The American Red Cross launched a new international campaign to show the need for more blood donors.
Samone Meatchem, 16, tries to do as many things as her classmates do, her sickle cell makes it hard.
“I am in a lot of pain and then I end up missing school. Then when I get back to school I am trying to catch up on the work I missed,” Samone said.
Samone’s been getting blood transfusions since she was 3 years old.
“For 12 years she got transfusions every four weeks. That doesn’t even include the times when she got sick or got a virus,” Samone’s mom, Lisa Meatchem said.
Samone was rushed to the hospital in December. A Facebook video revealing the reality of her hospital journey went viral.
“The day before I went to go get it, I was feeling sick and in pain. Right after I got it I was happy. I was feeling good. I wasn’t in any pain,” Samone said.
Countless stories like Samone’s are why the Red Cross launched its new Missing Types campaign — an international effort to encourage people to donate blood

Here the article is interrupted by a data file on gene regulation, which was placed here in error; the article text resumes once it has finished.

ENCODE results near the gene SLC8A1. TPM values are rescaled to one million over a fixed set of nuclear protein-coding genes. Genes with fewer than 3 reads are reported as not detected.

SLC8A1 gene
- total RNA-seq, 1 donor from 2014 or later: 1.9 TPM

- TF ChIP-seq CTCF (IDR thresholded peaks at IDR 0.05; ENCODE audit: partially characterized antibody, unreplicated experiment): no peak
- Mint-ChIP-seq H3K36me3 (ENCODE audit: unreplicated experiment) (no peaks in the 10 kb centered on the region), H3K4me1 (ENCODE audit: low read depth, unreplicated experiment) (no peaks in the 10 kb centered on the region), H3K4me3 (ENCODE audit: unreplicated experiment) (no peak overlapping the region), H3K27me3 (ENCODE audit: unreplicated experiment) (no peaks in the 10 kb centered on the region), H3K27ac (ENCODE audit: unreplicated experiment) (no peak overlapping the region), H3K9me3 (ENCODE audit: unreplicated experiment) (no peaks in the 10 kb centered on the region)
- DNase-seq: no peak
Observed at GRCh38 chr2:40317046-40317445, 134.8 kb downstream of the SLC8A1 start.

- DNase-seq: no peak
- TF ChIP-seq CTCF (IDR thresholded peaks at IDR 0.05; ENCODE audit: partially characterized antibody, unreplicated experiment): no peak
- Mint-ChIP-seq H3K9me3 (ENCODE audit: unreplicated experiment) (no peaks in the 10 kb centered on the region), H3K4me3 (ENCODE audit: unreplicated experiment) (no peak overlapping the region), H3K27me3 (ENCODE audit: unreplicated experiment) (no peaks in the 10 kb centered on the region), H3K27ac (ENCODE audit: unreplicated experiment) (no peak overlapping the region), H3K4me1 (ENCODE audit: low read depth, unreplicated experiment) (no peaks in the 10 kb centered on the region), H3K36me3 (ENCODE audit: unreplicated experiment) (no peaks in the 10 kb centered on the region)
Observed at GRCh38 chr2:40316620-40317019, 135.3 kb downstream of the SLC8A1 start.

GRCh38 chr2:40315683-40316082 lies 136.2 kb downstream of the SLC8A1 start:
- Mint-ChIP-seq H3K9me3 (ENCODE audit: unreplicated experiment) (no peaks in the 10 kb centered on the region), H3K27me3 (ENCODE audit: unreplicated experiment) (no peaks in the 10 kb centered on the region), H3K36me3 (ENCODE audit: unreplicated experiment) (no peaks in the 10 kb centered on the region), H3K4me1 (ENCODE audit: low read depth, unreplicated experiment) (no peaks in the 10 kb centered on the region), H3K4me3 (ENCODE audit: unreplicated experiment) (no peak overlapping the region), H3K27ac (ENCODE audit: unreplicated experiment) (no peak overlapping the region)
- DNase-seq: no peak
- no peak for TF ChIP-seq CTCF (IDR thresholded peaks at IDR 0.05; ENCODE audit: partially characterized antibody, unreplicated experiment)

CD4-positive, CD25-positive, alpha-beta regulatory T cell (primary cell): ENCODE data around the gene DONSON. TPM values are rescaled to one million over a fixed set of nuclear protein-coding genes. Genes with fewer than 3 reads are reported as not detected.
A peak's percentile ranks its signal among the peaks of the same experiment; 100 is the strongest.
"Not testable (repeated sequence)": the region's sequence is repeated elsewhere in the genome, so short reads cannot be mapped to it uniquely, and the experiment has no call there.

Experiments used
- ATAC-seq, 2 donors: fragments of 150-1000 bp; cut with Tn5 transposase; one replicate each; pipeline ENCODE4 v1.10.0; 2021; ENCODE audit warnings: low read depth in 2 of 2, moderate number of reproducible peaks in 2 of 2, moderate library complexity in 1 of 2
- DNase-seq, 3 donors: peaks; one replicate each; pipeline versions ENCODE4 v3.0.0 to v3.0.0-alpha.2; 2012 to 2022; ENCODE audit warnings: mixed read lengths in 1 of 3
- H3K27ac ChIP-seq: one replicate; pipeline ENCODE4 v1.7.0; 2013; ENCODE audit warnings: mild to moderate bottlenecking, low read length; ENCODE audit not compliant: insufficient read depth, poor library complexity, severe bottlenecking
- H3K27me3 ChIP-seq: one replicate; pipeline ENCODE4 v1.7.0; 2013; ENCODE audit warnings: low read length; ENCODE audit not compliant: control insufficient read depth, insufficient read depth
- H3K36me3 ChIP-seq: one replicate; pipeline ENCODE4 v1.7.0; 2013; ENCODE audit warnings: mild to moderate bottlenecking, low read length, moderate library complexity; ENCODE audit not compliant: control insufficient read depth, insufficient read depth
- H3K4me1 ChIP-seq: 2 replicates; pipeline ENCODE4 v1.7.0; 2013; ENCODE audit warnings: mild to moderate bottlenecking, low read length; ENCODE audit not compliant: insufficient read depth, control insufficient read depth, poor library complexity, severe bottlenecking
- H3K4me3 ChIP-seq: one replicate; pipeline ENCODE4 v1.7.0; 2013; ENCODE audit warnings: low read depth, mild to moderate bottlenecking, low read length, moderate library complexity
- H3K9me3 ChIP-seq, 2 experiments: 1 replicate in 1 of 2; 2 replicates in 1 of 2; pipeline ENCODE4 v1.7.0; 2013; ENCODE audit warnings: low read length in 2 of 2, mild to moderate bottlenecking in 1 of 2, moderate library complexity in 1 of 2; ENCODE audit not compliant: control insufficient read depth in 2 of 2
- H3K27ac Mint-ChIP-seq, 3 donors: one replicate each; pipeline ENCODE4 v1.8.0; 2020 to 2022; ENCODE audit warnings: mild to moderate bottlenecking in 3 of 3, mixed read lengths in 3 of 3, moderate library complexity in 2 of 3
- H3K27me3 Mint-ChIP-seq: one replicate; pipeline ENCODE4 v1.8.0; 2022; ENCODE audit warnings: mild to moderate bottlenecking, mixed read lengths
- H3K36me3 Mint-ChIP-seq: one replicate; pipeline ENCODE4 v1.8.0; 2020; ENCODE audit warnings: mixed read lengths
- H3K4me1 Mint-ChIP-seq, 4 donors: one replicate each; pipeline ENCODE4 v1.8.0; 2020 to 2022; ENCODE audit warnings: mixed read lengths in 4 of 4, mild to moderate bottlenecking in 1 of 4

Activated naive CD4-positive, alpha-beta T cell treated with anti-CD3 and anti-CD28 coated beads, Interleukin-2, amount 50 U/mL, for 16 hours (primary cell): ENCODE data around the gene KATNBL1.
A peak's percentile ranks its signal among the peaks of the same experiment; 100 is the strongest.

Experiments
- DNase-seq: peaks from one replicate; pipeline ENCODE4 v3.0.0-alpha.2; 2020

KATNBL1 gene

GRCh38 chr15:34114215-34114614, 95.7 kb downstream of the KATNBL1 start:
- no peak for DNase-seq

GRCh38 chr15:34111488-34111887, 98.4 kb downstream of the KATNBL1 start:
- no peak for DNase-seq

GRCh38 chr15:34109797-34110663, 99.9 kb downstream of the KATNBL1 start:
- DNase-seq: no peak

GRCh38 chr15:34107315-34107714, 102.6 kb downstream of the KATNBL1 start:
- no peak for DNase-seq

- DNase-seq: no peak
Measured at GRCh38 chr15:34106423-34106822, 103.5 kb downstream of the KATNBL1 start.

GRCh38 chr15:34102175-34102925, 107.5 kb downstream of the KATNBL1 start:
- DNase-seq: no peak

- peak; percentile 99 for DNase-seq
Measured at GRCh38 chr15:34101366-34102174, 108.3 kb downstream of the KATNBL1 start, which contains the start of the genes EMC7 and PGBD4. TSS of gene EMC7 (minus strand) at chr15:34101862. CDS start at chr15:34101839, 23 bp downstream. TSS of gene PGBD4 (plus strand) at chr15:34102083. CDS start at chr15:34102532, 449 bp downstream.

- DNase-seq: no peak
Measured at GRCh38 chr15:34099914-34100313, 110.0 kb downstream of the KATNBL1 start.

The letters a, b, and o are disappearing across the country and around the world from corporate logos, favorite brands and popular websites to help people understand how important those three letters can be until they are gone.
Without more blood donors, the Red Cross says hospitals may not have what they need to save lives.
“It is unimaginable. If they don’t have the blood for my daughter she could die,” Lisa said.
With a transfusion needed every two seconds, the Meatchems say each letter is about saving lives.
“I personally know that my daughter would not be here if it weren’t for donating blood,” Lisa said.
For more information on donating go to redcrossblood.org or call 1-800-redcross or download the app.
Samone and her mom are hosting The Sickle Cell Alliance Foundation’s 3rd Annual Walk for Sickle Cell 5k on Sept. 9th at Central Park in Forest Park to spread more awareness.